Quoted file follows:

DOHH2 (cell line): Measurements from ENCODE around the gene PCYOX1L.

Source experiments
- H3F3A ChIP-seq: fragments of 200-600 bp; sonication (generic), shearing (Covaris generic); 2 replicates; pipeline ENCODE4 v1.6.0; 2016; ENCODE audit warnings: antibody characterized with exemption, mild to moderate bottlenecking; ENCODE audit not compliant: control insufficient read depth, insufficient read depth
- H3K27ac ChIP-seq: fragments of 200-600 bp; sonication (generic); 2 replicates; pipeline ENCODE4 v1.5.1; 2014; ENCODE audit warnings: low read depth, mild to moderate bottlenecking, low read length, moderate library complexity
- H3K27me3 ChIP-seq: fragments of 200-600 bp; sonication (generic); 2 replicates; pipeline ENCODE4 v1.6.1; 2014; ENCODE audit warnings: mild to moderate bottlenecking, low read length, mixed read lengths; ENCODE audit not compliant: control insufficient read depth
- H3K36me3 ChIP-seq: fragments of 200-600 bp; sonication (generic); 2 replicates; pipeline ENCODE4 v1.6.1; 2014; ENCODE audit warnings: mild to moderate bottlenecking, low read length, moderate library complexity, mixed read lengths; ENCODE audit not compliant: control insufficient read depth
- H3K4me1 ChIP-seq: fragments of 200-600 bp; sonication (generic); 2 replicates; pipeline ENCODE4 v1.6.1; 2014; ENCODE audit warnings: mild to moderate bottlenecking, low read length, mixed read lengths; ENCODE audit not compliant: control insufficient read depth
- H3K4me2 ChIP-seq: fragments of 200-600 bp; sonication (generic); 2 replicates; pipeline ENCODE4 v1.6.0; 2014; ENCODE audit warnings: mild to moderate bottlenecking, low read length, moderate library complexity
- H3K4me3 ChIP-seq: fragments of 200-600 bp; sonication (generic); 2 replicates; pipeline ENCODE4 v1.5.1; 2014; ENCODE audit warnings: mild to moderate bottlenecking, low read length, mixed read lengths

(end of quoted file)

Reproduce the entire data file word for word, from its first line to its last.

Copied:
DOHH2 (cell line): Measurements from ENCODE around the gene PCYOX1L.

Source experiments
- H3F3A ChIP-seq: fragments of 200-600 bp; sonication (generic), shearing (Covaris generic); 2 replicates; pipeline ENCODE4 v1.6.0; 2016; ENCODE audit warnings: antibody characterized with exemption, mild to moderate bottlenecking; ENCODE audit not compliant: control insufficient read depth, insufficient read depth
- H3K27ac ChIP-seq: fragments of 200-600 bp; sonication (generic); 2 replicates; pipeline ENCODE4 v1.5.1; 2014; ENCODE audit warnings: low read depth, mild to moderate bottlenecking, low read length, moderate library complexity
- H3K27me3 ChIP-seq: fragments of 200-600 bp; sonication (generic); 2 replicates; pipeline ENCODE4 v1.6.1; 2014; ENCODE audit warnings: mild to moderate bottlenecking, low read length, mixed read lengths; ENCODE audit not compliant: control insufficient read depth
- H3K36me3 ChIP-seq: fragments of 200-600 bp; sonication (generic); 2 replicates; pipeline ENCODE4 v1.6.1; 2014; ENCODE audit warnings: mild to moderate bottlenecking, low read length, moderate library complexity, mixed read lengths; ENCODE audit not compliant: control insufficient read depth
- H3K4me1 ChIP-seq: fragments of 200-600 bp; sonication (generic); 2 replicates; pipeline ENCODE4 v1.6.1; 2014; ENCODE audit warnings: mild to moderate bottlenecking, low read length, mixed read lengths; ENCODE audit not compliant: control insufficient read depth
- H3K4me2 ChIP-seq: fragments of 200-600 bp; sonication (generic); 2 replicates; pipeline ENCODE4 v1.6.0; 2014; ENCODE audit warnings: mild to moderate bottlenecking, low read length, moderate library complexity
- H3K4me3 ChIP-seq: fragments of 200-600 bp; sonication (generic); 2 replicates; pipeline ENCODE4 v1.5.1; 2014; ENCODE audit warnings: mild to moderate bottlenecking, low read length, mixed read lengths